Thousands of people in New York remain snowed in after the east coast of America was struck by a dramatic blizzard between Sunday and Monday, with up to 32 inches of snow falling in a single night.
The city’s roads are filled with disgruntled residents attempting to clear enormous drifts with shovels, while local media are packed with desperate pleas for help. Several parts of the city are at a complete standstill, with buried vehicles strewn across streets and train lines covered with huge snow drifts.
One of the infant fatality came after a newborn baby, delivered inside the lobby of a snowbound Brooklyn building, died. “No one could get to her. Crown Heights was not plowed, and no medical aid came for hours,” the student’s mother told local reporters.
By the time a horde of firefighters and cops finally trooped to her aid through snow-covered blocks, the baby was unconscious and unresponsive, sources said.
The baby’s mother, a 22-year-old college senior, was recovering Tuesday night at Interfaith Medical Center, where her newborn was pronounced dead at 6:34 p.m. on Monday. That was 10 hours after the first 911 call from the bloody vestibule on Brooklyn Ave. in Crown Heights.
Residents of the borough, which is New York’s most populated, complain that they have been particularly badly served while responders clear Manhattan.
As other horror stories have emerged, including emergency calls not being dealt with for 24 hours and people being stuck with the bodies of dead relatives, a fierce backlash grew against other regional politicians.
A woman in Brooklyn was forced to spend the night with her dead father after the medical examiner’s office took more than 24 hours to claim his body. Ismael Vazquez died at 10:31 a.m. on Monday, and the 82-year-old man’s body remained in his bed until 1 p.m. on Tuesday.
In Queens, Yvonne Freeman, 75, died when she had difficulty breathing and her daughter, Laura, couldn’t reach a 911 operator. After a neighbor was able to get through, an ambulance took more than 2½ hours to arrive, with emergency responders trudging through the snow on foot to reach her home, the Daily News reported.
“The EMS workers walked down the block trudging through snow,” Laura Freeman said. “They tried. I could tell by the look on their faces. I really would just like [Mayor] Bloomberg to admit that there were casualties.”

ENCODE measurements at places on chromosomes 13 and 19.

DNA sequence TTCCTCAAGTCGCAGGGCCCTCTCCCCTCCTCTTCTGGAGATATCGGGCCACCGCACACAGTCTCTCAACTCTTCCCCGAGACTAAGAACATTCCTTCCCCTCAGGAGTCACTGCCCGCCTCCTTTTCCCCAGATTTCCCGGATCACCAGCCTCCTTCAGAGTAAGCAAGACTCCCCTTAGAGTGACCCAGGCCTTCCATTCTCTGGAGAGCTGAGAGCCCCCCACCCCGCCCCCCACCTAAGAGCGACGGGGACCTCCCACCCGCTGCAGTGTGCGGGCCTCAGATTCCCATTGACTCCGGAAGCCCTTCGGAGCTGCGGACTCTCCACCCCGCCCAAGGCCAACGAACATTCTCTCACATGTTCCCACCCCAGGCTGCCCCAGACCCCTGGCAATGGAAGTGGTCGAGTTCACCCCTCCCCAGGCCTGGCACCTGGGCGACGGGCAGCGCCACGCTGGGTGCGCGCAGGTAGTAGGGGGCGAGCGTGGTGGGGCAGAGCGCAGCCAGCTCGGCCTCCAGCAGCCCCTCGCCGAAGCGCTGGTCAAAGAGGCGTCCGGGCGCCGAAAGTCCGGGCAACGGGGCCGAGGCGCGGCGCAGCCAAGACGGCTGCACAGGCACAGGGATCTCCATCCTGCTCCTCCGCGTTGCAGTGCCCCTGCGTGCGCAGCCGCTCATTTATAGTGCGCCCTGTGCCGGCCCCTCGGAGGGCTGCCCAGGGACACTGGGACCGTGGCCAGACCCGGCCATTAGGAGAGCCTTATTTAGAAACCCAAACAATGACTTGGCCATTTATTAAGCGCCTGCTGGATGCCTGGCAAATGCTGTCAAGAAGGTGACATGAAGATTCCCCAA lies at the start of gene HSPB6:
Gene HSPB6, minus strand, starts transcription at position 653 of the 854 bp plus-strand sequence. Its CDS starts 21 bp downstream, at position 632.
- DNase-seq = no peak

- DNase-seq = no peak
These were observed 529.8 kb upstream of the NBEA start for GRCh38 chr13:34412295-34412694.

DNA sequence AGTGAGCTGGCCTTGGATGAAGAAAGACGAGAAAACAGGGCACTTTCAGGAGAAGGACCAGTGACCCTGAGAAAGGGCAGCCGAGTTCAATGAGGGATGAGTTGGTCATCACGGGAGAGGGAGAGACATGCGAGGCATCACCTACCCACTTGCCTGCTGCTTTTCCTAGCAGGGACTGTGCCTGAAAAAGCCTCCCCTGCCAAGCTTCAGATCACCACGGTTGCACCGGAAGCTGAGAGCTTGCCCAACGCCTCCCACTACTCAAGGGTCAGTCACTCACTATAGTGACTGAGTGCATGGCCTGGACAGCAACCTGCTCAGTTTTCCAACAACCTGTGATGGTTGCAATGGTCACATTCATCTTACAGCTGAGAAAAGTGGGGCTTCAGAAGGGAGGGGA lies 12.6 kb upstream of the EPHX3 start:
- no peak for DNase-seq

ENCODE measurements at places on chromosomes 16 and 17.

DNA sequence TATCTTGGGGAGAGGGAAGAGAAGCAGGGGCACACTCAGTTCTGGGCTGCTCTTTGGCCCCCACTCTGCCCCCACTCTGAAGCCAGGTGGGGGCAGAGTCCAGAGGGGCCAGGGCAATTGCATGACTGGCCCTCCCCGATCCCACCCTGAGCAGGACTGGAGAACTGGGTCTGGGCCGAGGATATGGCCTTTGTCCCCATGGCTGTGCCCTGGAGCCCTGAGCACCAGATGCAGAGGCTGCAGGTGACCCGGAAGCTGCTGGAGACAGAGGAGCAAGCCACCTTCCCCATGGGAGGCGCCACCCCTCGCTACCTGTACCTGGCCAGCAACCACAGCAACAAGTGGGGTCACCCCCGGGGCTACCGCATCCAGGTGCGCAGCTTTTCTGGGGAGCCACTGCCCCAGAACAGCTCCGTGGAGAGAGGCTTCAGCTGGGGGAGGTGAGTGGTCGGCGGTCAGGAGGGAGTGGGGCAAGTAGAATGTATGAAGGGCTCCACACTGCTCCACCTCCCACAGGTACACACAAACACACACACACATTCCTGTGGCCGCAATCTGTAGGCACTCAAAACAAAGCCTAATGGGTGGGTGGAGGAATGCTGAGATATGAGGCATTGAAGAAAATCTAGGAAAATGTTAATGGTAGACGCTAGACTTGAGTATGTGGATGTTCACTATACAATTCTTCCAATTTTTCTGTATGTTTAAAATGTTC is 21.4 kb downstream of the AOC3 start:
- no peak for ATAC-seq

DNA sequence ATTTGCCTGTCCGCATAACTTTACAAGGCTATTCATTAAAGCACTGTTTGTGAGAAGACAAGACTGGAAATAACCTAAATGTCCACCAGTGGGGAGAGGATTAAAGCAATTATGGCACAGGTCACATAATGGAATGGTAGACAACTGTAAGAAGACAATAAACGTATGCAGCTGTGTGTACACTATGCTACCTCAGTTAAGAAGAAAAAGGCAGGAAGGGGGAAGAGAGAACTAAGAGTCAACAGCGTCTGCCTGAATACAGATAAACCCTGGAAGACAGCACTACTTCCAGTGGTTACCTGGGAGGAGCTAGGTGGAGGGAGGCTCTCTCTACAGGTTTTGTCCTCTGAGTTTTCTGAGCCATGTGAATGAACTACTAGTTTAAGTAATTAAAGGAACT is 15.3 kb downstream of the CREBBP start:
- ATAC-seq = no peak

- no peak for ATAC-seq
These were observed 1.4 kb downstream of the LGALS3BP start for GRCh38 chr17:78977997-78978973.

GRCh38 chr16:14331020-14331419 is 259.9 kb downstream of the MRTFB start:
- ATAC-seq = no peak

One woman whose 72-year-old husband almost died from a heart attack but was pulled to hospital on a sled by neighbours said: “The mayor acts like this is a minor inconvenience. Makes me sick.”
Mr Bloomberg’s officials said the city did not own enough snow ploughs or tow-trucks to deal with the storm’s aftermath and private firms had shut down between Christmas and the new year.
The mayor first reacted angrily to claims the response was inadequate and vigorously defended emergency staff. “I am extremely dissatisfied with the way our emergency- response systems performed,” Bloomberg said. “In some cases it took hours to respond to serious requests.”
The mayor said the problem was exacerbated by people who didn’t heed his message to call 911 only for emergencies.
“Unfortunately, many people didn’t listen, and that overwhelmed the system,” he said.
The city’s 911 emergency-response system received 49,478 calls on Dec. 27, the sixth-largest number ever, and Bloomberg promised an inquiry after the snow is cleared.
Critics said the reputation of Mr Bloomberg, a popular figure often forced to deny he has presidential ambitions, could be permanently tarnished, like that of John Lindsay, a predecessor who was almost ejected from office soon after after badly mishandling a storm in 1969.
Even local allies have raced to distance themselves from Mr Bloomberg’s response. Christie Quinn, the speaker of the city council, said it was “not anywhere near up to the standards New Yorkers are accustomed to”.
Mr Bloomberg said the sheer scale of the snowfall was simply overwhelming. He dismissed statistics indicating that a storm four years ago actually brought a greater amount of snow. “This storm is not like any other we’ve had to deal with, including the big blizzard of 2006,” he said.
Chris Christie, the governor of neighbouring New Jersey and a potential Republican presidential candidate, was criticised for leaving his snowbound state for a family holiday at Disney World in Florida.
While New York’s airports cleared their runways and reopened after a day, a huge backlog of flight cancellations has left thousands of holidaymakers stranded for several days. [via The Telegraph (UK), Bloomberg and NY Daily News; photo by Jim Crossley via Flickr]